Offshore Egypt, Mediterranean Sea
The Sequoia subsea development is located 130km northeast of Alexandria in the Mediterranean Sea and lies in water depths ranging from 70m to 570m, across the boundary of the West Delta Deep Marine (WDDM) and Rosetta concessions, which were awarded in 1995.
UK company BG Group holds a 62.99% unit interest in Sequoia. Malaysian state-owned Petronas and Edison International of the US hold 28.35% and 8.6% respectively.
The $1bn project consists of six subsea wells, three in each concession. South Sequoia includes the wells in Rosetta and North Sequoia comprises those in the WDDM.
The main reservoirs in the WDDM are Plio-Pleistocene and Pliocene sands, which extend north-east to offshore Gaza and offshore Israel, and are said to contain 7.8Tcf of recoverable gas. Rosetta’s unconsolidated sand beds are reported to have proven reserves of 2Tcf.
The composition of the gas from both concessions is largely similar, with less than 0.5% impurities, and very dry – less than 1bbl condensate per mmscf.
Sequoia is the latest phase of BG Group’s development of Rosetta and the WDDM.
Rosetta started production in 2001 and supplies Egypt’s domestic network. BG Group sanctioned the Rosetta Phase III field development plan in 2006 and delivered first gas from the project in Q1 2008. This project consisted of five wells tied back to the first two phases of Rosetta.
Sequoia was sanctioned in Q2 2008, and first gas was produced in early August 2009.
The Sequoia subsea facilities are tied back to both Rosetta and WDDM concession facilities, with hydrocarbons exported via both concessions.
On the Rashid facility in Rosetta, production from the three new South Sequoia wells is commingled in a new subsea manifold and exported about 23km via a 22in pipeline to an existing manifold (Rashid M1). The pipeline was tied into a pre-installed spare connection on Rashid M1.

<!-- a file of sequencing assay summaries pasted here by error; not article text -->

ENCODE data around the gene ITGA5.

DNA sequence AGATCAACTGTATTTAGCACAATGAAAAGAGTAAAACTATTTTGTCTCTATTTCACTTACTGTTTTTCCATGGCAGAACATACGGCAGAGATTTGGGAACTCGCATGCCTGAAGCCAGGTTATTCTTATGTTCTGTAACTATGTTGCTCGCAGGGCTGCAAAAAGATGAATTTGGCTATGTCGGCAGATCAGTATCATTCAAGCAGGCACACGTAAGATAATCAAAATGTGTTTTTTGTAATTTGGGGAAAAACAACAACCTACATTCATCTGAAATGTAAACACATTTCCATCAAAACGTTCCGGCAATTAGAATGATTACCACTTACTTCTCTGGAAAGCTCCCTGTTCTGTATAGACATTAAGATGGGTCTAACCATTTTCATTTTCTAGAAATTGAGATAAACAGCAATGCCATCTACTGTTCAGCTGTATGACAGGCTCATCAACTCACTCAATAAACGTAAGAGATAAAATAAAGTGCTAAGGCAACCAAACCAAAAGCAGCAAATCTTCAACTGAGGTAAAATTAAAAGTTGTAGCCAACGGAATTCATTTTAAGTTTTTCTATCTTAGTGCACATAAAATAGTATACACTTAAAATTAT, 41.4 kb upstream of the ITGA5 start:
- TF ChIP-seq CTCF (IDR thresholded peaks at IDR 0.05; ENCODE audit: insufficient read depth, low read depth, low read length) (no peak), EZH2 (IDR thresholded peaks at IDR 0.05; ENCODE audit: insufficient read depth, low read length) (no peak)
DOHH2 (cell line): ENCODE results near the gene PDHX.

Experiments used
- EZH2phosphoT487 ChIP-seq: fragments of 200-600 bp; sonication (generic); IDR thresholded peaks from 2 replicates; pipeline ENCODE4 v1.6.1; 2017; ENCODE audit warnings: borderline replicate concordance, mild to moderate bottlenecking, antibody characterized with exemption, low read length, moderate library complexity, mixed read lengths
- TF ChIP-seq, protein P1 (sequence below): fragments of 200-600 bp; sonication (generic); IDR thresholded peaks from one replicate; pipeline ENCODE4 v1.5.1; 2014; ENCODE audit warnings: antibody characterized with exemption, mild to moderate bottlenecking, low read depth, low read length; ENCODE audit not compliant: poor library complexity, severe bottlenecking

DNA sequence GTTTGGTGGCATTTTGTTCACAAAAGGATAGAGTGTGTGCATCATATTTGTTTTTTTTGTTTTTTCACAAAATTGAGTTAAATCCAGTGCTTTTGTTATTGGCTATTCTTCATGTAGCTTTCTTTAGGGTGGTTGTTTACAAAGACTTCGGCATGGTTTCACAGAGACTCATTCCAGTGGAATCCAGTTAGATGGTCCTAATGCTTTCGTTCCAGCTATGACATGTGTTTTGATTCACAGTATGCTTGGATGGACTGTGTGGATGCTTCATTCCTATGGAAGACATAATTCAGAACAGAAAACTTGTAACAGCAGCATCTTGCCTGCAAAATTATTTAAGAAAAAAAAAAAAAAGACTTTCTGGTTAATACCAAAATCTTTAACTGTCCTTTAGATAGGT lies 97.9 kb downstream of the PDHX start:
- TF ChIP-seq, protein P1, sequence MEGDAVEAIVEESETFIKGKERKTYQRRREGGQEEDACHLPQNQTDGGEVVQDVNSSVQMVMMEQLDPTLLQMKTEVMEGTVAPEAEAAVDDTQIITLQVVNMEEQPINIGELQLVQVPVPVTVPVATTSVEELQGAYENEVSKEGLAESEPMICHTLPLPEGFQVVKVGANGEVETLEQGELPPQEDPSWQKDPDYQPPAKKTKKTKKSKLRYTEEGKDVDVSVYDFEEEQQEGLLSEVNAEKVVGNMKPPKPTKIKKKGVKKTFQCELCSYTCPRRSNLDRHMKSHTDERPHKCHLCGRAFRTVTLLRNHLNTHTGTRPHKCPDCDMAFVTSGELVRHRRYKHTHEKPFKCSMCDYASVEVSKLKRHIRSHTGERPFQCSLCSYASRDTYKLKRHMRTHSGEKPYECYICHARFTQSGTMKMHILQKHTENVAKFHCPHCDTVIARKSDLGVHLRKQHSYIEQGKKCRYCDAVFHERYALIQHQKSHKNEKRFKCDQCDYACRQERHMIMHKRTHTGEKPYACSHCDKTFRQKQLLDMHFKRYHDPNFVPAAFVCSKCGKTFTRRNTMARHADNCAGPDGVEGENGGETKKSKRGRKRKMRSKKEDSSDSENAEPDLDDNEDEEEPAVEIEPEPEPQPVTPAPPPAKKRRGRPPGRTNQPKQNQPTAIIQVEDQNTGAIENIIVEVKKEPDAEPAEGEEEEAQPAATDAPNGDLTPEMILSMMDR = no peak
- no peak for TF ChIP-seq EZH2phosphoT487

Power, signals and hydraulics are provided via a new 23km main umbilical also connected between the South Sequoia wells and Rashid M1.
Production from the three new North Sequoia wells in the WDDM is commingled in a new manifold (North Sequoia manifold) that is connected via 20in jumpers to an existing subsea manifold on the WDDM’s Sapphire well.
Power, signals and hydraulics are provided via a new subsea distribution assembly (SDA) that was installed as part of the Sequoia project. This new SDA is tied into the existing Sapphire SDA via electro-hydraulic flying leads.
The gas is transported to the onshore Egyptian LNG (ELNG) plant via existing 24in pipelines from Rashid and the WDDM. Once onshore, BG Group says, minimal processing is needed because of the low level of impurities in the gas.
Key onshore processes, however, include liquid separation and further drying of the gas. Fines removal process equipment is included in the WDDM inlet facilities, and the Rosetta and WDDM onshore plants include compression units to export the gas to Egypt’s national grid.
BG has declined to give details of Sequoia’s gas production, saying only that the project is designed to make up for a natural decline in the company’s production and maintain its Egyptian gas output levels at about 2.4bcfd, which is about 40% of the gas produced in the country.
The Sequoia development was managed by Burullus Gas, the WDDM joint operating company formed by BG (25%), the Egyptian General Petroleum Corporation (EGPC, 50%) and Edison (25%) to undertake exploration and field development operations on behalf of the WDDM concession holders.
The main subsea engineering procurement installation and construction (EPIC) contract was awarded to Italy’s Saipem, which subcontracted EGPC affiliate Petrojet to complete most of the structures’ fabrication and all concrete pipe coating. Most of the marine activities were carried out by Saipem’s FDS vessel using J-lay and S-lay to match the operational environment.
The field is expected to have a life of 25 years.
In May 2009, BG Group said that it was looking to sanction another $1bn WDDM development project (Phase 7) by the middle of 2009, and potentially to begin a $2.5bn Phase 8 offshore development project in 2010. As with Sequoia, these projects are designed to maintain overall plateau production.
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